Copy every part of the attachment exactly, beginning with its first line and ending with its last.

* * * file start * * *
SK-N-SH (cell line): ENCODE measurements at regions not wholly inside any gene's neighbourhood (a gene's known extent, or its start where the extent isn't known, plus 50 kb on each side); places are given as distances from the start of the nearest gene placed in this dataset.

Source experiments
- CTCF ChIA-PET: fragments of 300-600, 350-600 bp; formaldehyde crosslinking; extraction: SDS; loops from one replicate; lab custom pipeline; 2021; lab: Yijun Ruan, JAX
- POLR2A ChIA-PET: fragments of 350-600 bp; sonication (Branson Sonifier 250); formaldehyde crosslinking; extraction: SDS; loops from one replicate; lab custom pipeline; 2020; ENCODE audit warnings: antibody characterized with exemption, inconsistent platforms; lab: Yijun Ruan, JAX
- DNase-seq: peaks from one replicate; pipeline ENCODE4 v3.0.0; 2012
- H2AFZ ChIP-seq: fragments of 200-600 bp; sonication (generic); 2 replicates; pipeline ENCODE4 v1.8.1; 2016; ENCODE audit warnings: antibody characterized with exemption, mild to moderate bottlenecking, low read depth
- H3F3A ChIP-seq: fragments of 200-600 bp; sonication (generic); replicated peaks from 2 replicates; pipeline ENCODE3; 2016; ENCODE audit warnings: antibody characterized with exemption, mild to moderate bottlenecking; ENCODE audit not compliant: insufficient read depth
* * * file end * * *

SK-N-SH (cell line): ENCODE measurements at regions not wholly inside any gene's neighbourhood (a gene's known extent, or its start where the extent isn't known, plus 50 kb on each side); places are given as distances from the start of the nearest gene placed in this dataset.

Source experiments
- CTCF ChIA-PET: fragments of 300-600, 350-600 bp; formaldehyde crosslinking; extraction: SDS; loops from one replicate; lab custom pipeline; 2021; lab: Yijun Ruan, JAX
- POLR2A ChIA-PET: fragments of 350-600 bp; sonication (Branson Sonifier 250); formaldehyde crosslinking; extraction: SDS; loops from one replicate; lab custom pipeline; 2020; ENCODE audit warnings: antibody characterized with exemption, inconsistent platforms; lab: Yijun Ruan, JAX
- DNase-seq: peaks from one replicate; pipeline ENCODE4 v3.0.0; 2012
- H2AFZ ChIP-seq: fragments of 200-600 bp; sonication (generic); 2 replicates; pipeline ENCODE4 v1.8.1; 2016; ENCODE audit warnings: antibody characterized with exemption, mild to moderate bottlenecking, low read depth
- H3F3A ChIP-seq: fragments of 200-600 bp; sonication (generic); replicated peaks from 2 replicates; pipeline ENCODE3; 2016; ENCODE audit warnings: antibody characterized with exemption, mild to moderate bottlenecking; ENCODE audit not compliant: insufficient read depth